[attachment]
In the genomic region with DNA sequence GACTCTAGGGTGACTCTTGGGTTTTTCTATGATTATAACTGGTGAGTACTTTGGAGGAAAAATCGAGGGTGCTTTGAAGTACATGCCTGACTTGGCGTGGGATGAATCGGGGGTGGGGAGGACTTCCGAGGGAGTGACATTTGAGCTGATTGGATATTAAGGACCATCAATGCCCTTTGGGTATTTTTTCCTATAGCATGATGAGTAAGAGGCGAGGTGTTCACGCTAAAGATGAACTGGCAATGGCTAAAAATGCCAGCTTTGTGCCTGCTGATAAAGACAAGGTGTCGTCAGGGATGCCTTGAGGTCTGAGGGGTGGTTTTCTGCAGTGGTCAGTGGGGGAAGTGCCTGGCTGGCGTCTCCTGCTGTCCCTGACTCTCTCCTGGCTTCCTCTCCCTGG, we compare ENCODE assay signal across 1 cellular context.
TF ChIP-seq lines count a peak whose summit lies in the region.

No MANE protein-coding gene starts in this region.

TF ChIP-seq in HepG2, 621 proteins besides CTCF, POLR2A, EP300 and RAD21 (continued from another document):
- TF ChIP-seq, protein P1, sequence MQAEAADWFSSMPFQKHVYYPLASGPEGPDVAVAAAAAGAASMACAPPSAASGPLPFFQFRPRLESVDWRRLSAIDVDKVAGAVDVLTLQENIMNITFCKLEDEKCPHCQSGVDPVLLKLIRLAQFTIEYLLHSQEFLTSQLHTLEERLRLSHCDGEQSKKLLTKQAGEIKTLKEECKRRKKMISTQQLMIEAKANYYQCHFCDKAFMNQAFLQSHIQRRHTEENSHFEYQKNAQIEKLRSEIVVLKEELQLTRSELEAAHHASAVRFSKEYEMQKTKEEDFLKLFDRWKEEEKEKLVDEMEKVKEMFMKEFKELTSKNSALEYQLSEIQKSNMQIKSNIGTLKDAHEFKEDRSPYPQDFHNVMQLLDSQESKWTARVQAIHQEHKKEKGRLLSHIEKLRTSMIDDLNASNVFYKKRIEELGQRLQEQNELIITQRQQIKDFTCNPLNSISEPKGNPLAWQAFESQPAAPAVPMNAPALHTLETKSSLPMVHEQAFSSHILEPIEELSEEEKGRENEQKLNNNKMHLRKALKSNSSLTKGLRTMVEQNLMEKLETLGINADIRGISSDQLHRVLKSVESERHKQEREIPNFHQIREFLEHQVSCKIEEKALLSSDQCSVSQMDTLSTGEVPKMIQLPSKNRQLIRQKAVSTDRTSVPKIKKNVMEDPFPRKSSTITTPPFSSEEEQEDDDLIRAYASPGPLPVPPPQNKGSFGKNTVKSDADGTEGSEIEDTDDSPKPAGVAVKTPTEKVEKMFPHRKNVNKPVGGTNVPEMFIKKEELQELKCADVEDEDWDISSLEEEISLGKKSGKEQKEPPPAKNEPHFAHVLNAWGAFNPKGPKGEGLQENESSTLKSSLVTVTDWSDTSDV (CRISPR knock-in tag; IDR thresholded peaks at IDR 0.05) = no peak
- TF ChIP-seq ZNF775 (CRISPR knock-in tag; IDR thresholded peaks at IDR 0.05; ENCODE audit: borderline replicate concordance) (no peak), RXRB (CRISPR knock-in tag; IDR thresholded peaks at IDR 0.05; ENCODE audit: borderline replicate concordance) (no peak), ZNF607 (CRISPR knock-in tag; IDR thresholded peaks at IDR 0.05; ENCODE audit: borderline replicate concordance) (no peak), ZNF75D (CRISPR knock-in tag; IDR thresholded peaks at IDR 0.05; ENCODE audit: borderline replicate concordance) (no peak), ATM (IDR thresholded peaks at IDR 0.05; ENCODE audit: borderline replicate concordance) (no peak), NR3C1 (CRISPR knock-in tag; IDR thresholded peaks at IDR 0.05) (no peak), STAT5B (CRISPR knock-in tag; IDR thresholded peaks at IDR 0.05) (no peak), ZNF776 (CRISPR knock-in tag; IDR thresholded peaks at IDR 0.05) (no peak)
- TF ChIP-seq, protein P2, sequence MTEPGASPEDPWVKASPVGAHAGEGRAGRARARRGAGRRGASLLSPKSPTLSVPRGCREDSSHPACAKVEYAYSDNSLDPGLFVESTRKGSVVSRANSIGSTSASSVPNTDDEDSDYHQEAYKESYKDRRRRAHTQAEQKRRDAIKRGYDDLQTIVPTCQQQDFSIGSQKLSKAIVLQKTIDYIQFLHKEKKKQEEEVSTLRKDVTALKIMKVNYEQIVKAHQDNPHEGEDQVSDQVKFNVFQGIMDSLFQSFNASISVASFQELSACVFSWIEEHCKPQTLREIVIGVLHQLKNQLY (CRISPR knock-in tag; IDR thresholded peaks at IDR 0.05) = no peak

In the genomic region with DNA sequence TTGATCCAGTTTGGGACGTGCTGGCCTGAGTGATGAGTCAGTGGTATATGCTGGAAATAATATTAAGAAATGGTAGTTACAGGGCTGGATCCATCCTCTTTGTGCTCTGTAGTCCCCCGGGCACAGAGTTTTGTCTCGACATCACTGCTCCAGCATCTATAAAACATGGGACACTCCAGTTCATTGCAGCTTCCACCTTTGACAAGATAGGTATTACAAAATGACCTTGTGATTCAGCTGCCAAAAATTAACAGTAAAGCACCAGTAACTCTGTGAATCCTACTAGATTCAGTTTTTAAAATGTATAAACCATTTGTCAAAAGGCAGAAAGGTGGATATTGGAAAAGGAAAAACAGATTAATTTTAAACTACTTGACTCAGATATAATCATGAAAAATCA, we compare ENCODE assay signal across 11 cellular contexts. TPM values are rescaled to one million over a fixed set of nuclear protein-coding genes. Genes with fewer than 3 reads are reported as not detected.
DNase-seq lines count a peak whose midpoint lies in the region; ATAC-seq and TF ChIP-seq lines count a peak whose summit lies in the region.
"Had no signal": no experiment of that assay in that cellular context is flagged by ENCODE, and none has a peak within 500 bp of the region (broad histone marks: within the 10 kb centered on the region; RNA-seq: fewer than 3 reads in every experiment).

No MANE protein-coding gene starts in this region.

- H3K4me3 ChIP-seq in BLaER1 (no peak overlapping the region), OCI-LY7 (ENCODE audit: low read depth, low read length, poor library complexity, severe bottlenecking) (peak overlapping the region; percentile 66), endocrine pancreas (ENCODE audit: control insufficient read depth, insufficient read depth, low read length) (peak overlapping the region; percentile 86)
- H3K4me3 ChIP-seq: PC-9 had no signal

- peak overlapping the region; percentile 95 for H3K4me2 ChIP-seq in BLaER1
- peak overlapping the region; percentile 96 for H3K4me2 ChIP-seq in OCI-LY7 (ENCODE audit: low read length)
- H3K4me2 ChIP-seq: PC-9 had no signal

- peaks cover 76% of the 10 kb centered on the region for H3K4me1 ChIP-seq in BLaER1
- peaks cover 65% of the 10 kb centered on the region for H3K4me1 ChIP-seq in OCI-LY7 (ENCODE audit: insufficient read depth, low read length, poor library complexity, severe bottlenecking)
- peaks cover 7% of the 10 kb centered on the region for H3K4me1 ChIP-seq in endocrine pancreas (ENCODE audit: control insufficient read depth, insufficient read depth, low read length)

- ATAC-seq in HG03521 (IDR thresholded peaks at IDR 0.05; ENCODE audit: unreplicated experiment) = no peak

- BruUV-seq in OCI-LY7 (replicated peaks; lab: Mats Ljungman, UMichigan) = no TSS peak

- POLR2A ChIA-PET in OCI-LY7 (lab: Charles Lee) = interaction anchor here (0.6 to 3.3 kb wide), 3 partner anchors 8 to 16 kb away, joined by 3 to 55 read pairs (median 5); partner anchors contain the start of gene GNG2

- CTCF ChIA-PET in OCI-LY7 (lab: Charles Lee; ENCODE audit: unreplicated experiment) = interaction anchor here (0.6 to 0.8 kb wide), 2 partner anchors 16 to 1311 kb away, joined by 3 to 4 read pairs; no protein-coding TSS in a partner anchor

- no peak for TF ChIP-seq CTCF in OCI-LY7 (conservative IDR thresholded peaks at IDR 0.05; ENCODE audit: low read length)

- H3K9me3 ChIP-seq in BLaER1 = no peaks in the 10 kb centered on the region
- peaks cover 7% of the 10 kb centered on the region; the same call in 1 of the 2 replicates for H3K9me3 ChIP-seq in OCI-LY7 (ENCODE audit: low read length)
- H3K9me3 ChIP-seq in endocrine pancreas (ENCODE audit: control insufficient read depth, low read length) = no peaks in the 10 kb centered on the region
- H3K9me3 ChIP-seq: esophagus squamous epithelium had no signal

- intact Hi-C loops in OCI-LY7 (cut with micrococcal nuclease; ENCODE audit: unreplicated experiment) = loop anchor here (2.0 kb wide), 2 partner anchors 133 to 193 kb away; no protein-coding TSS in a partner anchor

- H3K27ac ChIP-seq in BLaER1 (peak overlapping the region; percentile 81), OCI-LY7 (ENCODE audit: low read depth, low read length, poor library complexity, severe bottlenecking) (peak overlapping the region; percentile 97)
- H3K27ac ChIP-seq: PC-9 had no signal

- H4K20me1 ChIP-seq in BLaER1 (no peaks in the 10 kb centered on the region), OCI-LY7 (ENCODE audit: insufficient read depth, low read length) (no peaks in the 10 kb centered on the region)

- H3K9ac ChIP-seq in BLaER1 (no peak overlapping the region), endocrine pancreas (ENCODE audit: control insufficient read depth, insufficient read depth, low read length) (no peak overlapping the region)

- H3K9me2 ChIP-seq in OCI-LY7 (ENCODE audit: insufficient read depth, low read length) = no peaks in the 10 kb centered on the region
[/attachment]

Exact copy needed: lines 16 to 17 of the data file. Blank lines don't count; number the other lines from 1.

- H3K4me2 ChIP-seq: PC-9 had no signal

- peaks cover 76% of the 10 kb centered on the region for H3K4me1 ChIP-seq in BLaER1